In another structural shop making bridge sections, wire was supplied in a torsionless drum and fed through a conduit 23 ft. long with no feed assist (see Figure 8 and observations 9, 10, and 11 in Figure 5). Both stations experienced low pull force, despite the complicated wire feed system with fume extraction equipment and a column-and-boom arrangement to hold the wire feed overhead. In all cases, the friction force at the gun was more than 12 lbs. The friction force increased from 14 lbs. when the feeder was far away from the column to 45 lbs. when the feeder was moved close to the column. As the feeder was moved closer to the column, the conduit carrying the wire bent and kinked, causing more friction. In this case, an air wire assist motor could greatly help the wire feed.

Ask Questions, Save Money

One electric transformer component manufacturer had a straightforward welding installation, yet wire feed problems persisted. Feeders were installed on the welding machines, and all the guns were 15 ft. long. Two stations were tested. One had a gun liner that was too long, resulting in a high frictional force of 22 lbs. at the gun. The other station had the wire brake set too high. When the brake was adjusted, the frictional force dropped from 17 to 7.5 lbs. at the gun (see observations 12, 15, and 16 in Figure 5 ).

This last example shows the need for welder training—and the importance of asking questions. Of all the setups studied, this was the simplest, yet inconsistent wire feed made it very inefficient. It also shows how a laissez-faire approach can affect operations: It's always been that way, why question it? The reason is the same as any good business decision: Asking questions can save money. Even the smallest change in duty cycle can amount to many hundreds, if not thousands, of dollars in annual savings (see Small Improvements Produce Big Savings sidebar). A 1 percent change in duty cycle might not seem like much, but the savings over time can have a real impact—all the more significant during these challenging economic times.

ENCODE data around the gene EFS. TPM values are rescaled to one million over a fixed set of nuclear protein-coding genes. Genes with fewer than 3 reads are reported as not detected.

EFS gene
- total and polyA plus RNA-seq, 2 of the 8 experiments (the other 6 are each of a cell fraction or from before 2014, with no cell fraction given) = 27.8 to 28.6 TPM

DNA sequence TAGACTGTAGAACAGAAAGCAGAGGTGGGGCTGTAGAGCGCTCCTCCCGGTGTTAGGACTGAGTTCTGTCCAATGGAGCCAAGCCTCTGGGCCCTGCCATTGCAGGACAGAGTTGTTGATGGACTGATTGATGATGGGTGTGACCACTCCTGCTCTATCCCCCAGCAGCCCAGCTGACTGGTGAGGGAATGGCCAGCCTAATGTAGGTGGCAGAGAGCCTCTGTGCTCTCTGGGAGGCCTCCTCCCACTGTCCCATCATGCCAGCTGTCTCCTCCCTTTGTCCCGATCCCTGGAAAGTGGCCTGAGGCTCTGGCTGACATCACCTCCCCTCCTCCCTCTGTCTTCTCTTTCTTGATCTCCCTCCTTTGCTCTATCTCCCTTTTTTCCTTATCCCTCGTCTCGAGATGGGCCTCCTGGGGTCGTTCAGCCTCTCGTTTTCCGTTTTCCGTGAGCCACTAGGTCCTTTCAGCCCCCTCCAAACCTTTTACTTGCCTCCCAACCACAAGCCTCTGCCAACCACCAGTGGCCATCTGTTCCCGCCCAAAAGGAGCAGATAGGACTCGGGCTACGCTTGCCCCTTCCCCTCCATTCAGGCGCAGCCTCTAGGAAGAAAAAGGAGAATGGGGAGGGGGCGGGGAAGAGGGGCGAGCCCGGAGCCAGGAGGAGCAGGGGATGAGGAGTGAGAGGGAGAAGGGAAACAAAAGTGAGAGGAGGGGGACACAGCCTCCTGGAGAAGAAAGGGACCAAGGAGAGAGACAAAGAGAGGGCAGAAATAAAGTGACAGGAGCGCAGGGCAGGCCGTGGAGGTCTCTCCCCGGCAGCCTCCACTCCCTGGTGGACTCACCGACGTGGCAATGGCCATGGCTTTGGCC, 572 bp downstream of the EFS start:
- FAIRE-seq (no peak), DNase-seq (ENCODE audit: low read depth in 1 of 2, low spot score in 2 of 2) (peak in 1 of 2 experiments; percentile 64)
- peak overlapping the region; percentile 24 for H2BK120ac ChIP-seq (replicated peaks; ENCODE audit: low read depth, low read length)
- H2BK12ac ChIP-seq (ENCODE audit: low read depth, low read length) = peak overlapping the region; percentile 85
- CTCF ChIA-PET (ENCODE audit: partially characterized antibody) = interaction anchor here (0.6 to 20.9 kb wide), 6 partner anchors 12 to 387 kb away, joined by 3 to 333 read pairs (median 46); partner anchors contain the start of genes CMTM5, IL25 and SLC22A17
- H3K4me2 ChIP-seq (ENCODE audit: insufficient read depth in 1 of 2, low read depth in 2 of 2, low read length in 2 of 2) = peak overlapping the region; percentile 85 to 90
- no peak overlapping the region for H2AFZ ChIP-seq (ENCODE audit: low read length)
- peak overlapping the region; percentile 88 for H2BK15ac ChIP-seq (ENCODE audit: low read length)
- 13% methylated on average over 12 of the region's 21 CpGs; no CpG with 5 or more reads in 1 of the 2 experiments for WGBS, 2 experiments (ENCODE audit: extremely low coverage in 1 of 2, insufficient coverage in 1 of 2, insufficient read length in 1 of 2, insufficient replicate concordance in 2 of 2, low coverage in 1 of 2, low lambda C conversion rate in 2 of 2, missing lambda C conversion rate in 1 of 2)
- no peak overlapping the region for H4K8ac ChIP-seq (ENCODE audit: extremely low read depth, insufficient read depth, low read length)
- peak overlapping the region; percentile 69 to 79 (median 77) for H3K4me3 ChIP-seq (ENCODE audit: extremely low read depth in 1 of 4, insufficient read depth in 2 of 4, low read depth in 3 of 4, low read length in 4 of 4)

Viwek Vaidya, P.E., is director of welding technology for Air Liquide Canada Inc., 1250, boul. Rene-Levesque W., Suite 1700, Montreal, QC H3B 5E6, Canada, 514-933-0303, Ed Cooper is president of ELCo Enterprises Inc., 5750 Marathon Drive, Jackson, MI 49201, 517-782-8040, Figures used in this article were presented by the authors during the AWS Professional Program at the Fabtech Intl. & AWS Welding Show, Oct. 6-8, 2008, Las Vegas, Nev.

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The FABRICATOR is North America's leading magazine for the metal forming and fabricating industry. The magazine delivers the news, technical articles, and case histories that enable fabricators to do their jobs more efficiently. The FABRICATOR has served the industry since 1971.